Gucci’s new buildable mascara, Mascara L’Obscur, just got here and it’s already broken a bunch of rules. It created runny, Lauren Conrad tears at Milan Fashion Week, stained a bunch of expensive-looking pillows, and had the audacity to clump in its official ad campaign.
Apparently, people have a lot of feelings about a mascara being messy, but Gucci’s global makeup artist, Thomas de Kluyver, only has positive ones. “Alessandro [Michele] has talked about beauty within imperfections and I think that’s such a nice way of looking at the whole of Gucci Beauty,” he told the Cut. “From the people we cast for the campaigns to the way that we apply the makeup — those sort of imperfections become what is so beautiful and special about them.”
You may recall such “imperfections” from the toothy lipstick ad that launched 58 lipsticks, featuring the now famous mouth of Surfbort front-woman Dani Miller. Miller also lended her lashes and smize for Mascara L’Obscur’s campaign. De Kluyver says her “messcara,” as one commenter called it, wasn’t about shock value or dictating a trend meant to trickle down to the masses; it was all about identity and individuality.
“We’re following what someone actually does themselves, rather than telling someone else what to do. Dani gets her mascara before she does a gig and clumps on layers and layers. She lets it dry and layers more and more up. So it was so much about her. Her onstage persona and power comes from within that makeup — it gives her a confidence and it allows her to emotionally connect with the product in her own way.”
De Kluyver hopes you emotionally connect with your makeup, too. “We’re trying to inspire everyone to use makeup as a form of self-expression; to be yourself, and not feel like you need to cover up with makeup because that’s something that society expects of you.” In short, Gucci Beauty products are meant to make makeup feel positive, fun, and playful — kind of like de Kluyver’s informative mascara tutorials, which come with instructions for a complimentary DIY activity. (They’re perfect for those who are social-distancing or working from home.)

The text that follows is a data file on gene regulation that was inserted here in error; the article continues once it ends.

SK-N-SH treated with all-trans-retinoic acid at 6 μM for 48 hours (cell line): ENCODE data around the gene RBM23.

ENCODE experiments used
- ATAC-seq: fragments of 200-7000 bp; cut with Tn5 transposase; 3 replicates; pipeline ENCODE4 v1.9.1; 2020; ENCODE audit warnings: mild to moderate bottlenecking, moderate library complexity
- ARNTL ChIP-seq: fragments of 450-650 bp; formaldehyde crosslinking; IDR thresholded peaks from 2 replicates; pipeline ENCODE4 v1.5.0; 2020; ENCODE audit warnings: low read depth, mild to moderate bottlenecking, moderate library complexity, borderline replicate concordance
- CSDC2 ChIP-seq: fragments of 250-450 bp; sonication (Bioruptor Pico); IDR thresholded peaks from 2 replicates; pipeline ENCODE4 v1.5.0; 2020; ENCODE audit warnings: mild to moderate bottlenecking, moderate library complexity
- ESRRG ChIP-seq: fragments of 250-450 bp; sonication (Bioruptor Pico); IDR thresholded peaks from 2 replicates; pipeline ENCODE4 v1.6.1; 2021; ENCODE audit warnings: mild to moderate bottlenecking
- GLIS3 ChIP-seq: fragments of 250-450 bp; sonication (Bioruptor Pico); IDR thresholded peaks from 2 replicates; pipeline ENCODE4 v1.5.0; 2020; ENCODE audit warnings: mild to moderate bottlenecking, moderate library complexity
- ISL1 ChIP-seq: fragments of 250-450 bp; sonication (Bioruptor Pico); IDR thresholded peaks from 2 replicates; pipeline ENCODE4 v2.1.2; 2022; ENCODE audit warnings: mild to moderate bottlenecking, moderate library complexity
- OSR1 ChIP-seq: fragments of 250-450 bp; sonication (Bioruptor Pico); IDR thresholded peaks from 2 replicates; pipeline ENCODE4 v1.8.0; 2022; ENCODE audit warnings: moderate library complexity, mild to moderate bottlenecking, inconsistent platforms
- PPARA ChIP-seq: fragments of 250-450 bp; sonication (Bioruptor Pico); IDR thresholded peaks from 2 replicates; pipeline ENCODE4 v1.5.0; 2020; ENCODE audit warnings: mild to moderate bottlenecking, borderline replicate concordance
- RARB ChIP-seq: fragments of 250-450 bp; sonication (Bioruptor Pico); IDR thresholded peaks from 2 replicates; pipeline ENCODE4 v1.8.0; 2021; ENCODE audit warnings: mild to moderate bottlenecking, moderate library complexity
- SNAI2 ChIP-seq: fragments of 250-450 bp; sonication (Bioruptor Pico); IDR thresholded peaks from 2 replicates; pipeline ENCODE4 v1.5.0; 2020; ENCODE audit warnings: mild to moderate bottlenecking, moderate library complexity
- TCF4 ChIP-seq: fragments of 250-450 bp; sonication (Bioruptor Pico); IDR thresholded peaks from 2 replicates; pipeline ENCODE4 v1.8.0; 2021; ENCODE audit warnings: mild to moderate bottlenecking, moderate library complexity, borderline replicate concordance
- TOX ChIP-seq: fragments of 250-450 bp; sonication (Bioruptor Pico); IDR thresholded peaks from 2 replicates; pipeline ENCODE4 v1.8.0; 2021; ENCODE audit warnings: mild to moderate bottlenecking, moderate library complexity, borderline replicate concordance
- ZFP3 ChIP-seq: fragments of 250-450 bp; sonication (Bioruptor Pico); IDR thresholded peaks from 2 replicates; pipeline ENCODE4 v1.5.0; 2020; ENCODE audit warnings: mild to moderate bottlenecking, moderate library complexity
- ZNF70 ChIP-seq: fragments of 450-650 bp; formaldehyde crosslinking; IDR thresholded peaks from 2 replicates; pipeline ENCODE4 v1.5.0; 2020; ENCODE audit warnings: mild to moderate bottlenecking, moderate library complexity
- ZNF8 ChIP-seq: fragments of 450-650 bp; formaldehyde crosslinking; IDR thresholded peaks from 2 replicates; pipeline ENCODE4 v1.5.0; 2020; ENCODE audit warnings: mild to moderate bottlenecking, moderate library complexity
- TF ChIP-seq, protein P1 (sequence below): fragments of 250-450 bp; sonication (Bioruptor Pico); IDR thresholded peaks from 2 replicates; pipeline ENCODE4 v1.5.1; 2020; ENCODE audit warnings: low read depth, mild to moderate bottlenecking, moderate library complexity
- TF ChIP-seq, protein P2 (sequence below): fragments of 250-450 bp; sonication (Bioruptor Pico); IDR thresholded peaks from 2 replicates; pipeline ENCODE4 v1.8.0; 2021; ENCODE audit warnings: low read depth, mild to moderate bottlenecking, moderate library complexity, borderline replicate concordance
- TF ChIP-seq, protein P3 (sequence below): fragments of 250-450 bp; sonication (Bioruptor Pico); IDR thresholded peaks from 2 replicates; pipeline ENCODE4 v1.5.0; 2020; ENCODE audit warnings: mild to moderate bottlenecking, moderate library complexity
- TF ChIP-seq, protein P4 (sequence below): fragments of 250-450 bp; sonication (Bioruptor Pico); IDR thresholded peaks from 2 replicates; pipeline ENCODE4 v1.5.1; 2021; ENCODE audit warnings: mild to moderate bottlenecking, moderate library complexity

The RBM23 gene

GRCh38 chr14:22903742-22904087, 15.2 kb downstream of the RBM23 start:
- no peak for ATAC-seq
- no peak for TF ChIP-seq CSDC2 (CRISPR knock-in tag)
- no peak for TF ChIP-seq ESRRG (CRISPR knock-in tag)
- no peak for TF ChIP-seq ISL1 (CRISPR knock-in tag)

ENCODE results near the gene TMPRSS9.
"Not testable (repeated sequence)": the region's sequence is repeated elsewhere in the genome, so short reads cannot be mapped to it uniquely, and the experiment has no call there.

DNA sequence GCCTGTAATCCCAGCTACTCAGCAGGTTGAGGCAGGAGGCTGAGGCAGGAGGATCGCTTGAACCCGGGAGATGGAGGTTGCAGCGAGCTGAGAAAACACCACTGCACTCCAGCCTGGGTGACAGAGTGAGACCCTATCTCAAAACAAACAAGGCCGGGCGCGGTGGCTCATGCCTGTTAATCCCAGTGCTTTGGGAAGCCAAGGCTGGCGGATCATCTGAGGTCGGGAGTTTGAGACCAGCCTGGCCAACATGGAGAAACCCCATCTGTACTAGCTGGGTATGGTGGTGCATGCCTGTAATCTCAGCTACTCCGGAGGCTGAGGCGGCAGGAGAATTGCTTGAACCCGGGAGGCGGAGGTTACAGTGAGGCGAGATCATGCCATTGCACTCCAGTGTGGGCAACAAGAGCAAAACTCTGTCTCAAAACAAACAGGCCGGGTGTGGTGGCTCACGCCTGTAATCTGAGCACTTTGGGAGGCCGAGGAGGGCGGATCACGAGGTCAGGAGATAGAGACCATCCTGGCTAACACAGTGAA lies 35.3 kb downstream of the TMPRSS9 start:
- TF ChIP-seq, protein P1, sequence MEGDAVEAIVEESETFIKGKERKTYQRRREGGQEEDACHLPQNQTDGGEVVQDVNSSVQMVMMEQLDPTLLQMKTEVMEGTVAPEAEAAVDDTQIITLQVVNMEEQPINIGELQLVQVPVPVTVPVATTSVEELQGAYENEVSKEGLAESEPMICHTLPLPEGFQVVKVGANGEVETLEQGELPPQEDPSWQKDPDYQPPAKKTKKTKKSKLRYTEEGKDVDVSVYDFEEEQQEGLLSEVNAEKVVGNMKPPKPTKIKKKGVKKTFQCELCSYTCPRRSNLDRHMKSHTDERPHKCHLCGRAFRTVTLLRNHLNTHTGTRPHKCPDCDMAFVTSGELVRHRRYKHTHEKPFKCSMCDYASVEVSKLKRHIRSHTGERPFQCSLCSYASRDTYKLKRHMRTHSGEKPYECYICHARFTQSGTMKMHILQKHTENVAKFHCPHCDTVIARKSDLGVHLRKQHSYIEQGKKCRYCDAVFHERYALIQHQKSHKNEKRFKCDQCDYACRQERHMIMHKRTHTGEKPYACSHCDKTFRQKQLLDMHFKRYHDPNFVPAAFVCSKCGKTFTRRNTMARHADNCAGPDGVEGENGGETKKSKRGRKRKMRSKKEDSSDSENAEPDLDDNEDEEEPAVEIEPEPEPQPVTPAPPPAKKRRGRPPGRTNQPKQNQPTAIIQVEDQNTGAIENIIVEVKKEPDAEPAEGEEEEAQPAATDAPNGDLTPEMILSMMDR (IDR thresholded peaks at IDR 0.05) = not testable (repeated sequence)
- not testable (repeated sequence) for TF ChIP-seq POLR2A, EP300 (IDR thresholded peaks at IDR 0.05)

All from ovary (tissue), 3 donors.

Like the mascara wand above, the word “beauty” is very loaded these days. What exactly is the “beauty” in Gucci Beauty? A replica of your own decapitated head? A Horcrux bag? Harry Styles in general? Under de Kluyver’s definition, all technically qualify. “It’s the things that make you take a second glance when you’re walking down the street. It could be a person, it could be the color of their eyes, it could be a piece of clothing, or maybe it’s the smallest thing, like a flower, or a sunset. Whatever it is that makes you emotionally connect with it, that’s what beauty is to me. Beauty is quite subjective, and so personal, so it should be about what you find is beautiful. Just because someone else thinks that something is cool, it doesn’t change what you feel.”
So go ahead and continue emotionally connecting with traditionally smooth, clump-free lashes if that’s what you feel. There’s a fun tutorial for that look, too.
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